One of my favorite cars of all time is the 1936 Cord. It has really great lines, cool chrome exhausts and I love the ‘coffin nose’ hood. This particular Cord is a 1936 Cord Convertible Coupe and it one of many vintage Cord’s that are on display at the Auburn, Cord, Dusenberg Museum in Auburn, Indiana. Not only does the museum have Cord automobiles of different vintages, they have a wonderful collection of Auburns, Dusenbergs and other classic automobiles. The museum is housed in the original Auburn Automobile Company factory and headquarters. The main floor of the museum occupies the old showroom. This particular cord is displayed on a rotating platform, much as it might have been when it was on display in the original showroom.
This is a shot of the Guggenheim Museum in New York City that I took a couple of years ago. It’s actually a panorama created from three shots (the original pano is shown below). I’ve actually been working on variations of this image since I took it. I’ve played around with a variety of ideas. I recently purchased theTopaz Labs Detail plugin and I experimented with it on this image.
This seems to be the time of year when I take a look through pictures I’ve shot in the past but never did anything with. Some of this is due to the fact that I haven’t really had the time or the motivation to go out and shoot new material. Some of it is just the simple fact that I like to browse my catalog for images which might be interesting to work with. The raw image that I took of the Guggenheim Museum in New York was not going to be one of those images. I didn’t particularly care for the composition, I didn’t like all the people in the shot, it just didn’t thrill me. So it was somewhat of a surprise to me that I picked this image to experiment with.
For some reason I’ve had this image sitting in a blog posting which was never published. I must have started to create a posting and then got distracted. Anyway, I finally decided to go ahead and publish this shot. The image shows a lamp which was on display at the Metropolitan Museum of Art in New York. The lamp was part of an exhibit on design. I took this picture a couple of years ago so I don’t know if the exhibit is still there or if it was a temporary thing. The thing I liked about the lamp was the geometry. I liked the band of alternating black and white rings of the base and the interesting light shade. Of course, the coolest thing is the pattern it creates on the wall when the light is on.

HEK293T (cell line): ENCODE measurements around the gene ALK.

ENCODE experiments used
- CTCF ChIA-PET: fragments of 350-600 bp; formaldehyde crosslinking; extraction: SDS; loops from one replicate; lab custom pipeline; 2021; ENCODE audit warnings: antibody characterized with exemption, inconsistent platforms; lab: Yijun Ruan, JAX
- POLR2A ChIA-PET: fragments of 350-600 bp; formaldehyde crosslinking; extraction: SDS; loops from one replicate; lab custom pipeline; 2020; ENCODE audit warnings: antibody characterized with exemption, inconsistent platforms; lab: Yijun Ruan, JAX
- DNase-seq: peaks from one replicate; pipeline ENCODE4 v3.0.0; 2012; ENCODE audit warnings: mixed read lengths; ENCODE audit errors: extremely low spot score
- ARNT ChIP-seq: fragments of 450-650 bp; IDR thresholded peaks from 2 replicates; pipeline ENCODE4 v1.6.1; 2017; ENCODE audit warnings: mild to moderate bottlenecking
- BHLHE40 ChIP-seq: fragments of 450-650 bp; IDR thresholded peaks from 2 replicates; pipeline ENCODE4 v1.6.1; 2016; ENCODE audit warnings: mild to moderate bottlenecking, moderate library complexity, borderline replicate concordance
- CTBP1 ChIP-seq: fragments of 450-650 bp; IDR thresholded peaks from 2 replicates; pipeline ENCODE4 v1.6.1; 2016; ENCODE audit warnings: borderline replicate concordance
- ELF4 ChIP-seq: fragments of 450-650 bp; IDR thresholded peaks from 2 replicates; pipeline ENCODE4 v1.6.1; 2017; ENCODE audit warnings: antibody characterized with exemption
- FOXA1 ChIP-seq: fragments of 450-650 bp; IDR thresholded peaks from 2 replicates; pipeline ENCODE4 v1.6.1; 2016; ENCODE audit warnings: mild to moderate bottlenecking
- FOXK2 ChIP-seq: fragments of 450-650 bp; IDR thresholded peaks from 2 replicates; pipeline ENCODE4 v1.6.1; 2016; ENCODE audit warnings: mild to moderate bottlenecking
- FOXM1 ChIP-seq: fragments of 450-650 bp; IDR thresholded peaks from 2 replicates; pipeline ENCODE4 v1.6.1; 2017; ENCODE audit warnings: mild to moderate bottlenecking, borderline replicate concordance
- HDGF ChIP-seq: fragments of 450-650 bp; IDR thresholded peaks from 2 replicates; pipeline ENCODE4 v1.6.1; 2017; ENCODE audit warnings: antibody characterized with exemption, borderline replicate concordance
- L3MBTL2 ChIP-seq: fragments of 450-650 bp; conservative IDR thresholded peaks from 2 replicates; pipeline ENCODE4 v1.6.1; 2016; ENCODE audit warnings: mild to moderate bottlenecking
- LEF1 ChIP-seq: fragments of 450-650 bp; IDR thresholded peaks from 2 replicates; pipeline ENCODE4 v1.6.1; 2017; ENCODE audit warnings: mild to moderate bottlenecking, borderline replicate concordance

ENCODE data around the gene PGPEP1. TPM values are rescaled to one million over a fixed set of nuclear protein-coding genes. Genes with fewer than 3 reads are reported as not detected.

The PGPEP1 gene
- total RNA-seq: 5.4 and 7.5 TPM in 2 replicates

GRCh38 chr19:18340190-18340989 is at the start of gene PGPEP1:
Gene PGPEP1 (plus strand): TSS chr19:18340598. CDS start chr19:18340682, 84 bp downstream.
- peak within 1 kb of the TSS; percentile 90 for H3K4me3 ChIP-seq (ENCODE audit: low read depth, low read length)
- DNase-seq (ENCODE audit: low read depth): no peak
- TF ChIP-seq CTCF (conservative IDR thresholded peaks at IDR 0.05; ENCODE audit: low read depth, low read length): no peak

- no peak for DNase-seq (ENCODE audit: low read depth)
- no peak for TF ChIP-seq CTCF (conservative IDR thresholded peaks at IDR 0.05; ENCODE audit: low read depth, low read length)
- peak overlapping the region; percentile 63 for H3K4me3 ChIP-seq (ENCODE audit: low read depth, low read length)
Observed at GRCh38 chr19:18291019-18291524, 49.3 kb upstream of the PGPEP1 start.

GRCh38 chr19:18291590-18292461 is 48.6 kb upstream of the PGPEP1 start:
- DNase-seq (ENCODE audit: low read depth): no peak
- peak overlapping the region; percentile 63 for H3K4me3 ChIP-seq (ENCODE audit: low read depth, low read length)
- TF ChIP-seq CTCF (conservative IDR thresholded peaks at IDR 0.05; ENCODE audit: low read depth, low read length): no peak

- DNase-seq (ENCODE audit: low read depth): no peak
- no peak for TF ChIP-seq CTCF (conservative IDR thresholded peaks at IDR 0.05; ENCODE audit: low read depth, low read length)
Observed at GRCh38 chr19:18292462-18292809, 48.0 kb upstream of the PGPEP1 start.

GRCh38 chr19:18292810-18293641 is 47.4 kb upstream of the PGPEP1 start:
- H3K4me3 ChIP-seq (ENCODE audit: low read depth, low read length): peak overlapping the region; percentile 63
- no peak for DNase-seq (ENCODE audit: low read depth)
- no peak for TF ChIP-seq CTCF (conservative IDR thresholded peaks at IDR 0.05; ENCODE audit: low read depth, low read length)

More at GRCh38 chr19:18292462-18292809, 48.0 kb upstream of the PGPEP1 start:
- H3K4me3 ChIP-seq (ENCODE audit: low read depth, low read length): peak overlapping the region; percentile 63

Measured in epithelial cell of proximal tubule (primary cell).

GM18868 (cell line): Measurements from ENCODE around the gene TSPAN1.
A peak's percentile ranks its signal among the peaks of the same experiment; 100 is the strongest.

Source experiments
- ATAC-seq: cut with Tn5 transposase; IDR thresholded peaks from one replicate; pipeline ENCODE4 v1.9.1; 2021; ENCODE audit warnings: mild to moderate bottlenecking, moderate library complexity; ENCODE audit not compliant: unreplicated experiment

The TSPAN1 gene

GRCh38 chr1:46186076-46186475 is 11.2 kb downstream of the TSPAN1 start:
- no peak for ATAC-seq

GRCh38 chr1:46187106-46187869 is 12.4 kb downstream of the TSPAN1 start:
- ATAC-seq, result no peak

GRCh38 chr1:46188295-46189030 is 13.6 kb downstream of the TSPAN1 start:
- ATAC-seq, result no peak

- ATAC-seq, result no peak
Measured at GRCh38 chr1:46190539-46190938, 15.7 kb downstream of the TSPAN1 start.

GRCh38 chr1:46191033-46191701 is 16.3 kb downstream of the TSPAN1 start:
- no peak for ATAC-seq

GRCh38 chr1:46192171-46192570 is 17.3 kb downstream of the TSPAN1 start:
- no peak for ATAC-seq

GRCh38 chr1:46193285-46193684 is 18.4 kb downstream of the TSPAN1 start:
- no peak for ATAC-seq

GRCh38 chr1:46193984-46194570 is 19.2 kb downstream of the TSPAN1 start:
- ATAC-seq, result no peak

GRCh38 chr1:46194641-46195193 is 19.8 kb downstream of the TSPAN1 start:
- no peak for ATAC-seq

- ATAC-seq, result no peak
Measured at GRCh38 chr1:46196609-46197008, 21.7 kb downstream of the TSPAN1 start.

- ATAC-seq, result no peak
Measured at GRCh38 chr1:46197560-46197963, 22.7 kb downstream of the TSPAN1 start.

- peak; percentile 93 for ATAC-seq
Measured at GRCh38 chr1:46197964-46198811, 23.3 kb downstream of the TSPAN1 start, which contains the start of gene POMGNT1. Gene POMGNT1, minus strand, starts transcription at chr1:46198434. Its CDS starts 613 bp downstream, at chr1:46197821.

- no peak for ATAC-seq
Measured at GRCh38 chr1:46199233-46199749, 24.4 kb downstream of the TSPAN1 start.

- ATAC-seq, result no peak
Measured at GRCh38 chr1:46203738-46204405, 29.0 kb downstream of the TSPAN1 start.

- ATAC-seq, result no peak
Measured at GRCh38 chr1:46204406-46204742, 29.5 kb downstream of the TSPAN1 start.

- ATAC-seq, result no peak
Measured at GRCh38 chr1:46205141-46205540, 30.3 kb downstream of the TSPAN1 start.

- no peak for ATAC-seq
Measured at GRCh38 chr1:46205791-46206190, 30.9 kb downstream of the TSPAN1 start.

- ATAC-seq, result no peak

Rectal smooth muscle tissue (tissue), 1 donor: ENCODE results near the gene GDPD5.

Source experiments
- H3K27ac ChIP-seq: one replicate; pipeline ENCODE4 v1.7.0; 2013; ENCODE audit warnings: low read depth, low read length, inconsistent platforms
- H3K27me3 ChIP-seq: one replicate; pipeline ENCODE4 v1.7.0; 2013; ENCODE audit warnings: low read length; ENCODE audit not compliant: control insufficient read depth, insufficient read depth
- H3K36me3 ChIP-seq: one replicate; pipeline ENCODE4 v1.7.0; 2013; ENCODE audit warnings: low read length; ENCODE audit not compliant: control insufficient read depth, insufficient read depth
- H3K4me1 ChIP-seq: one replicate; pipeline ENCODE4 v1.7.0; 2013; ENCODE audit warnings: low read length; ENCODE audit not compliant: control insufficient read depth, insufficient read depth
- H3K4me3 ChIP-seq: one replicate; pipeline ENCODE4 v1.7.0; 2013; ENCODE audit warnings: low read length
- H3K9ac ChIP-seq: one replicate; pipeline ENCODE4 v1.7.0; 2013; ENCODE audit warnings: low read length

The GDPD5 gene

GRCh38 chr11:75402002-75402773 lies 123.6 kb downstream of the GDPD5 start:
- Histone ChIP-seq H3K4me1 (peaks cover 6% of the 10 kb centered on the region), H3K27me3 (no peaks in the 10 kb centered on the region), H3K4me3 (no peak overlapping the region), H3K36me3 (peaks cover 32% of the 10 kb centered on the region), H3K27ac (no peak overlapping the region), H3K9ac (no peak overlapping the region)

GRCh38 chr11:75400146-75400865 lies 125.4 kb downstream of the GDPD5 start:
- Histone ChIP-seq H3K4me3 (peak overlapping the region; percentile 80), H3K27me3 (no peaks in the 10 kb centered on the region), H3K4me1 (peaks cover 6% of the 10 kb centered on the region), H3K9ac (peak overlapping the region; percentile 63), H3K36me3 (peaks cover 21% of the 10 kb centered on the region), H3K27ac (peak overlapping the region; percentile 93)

One of my favorite automobiles is the Auburn Boattail Speedster manufactured by the Auburn Automobile Company of Auburn, Indiana. The Auburn company was sold to E.L. Cord who merged it with Duesenberg to create a company which manufactured Auburns, Cords and Duesenbergs. Their main facility was housed in an Art Deco building in Auburn, Indiana which now houses the Auburn-Cord-Dusesenberg museum. This shot shows the showroom of the Museum, displaying an array of vintage Auburn, Cord and Duesenberg automobiles (big surprise). The showroom has some great Art Deco touches such as the chandeliers, and detail work in the ceiling, flooring and main staircase. The museum is a great place to visit if you love vintage automobiles or enjoy Deco design.
This image comes from the old wing of the University of Michigan Museum of Art. I was visiting the museum to see the Lens of Impressionism exhibit and managed to take several interior shots of the museum while I was waiting for other people in my party to arrive. This image shows the main staircase in the old wing of the museum. I shot this from the bottom floor looking up toward the top of the building.
After having taken several pictures of the exterior of the University of Michigan Museum of Art over time, I decided to take my camera inside to take some interior photography. At the same time, my wife and I took in an exhibition called The Lens of Impressionism. The exhibition was quite interesting. It was a collection of photographs and paintings from the mid to late 1800’s and it showed the effect that photography had on impressionist painting. The photography was amazing. The clarity of some of the images was truly stunning. Anyway, this has nothing to do with the image above!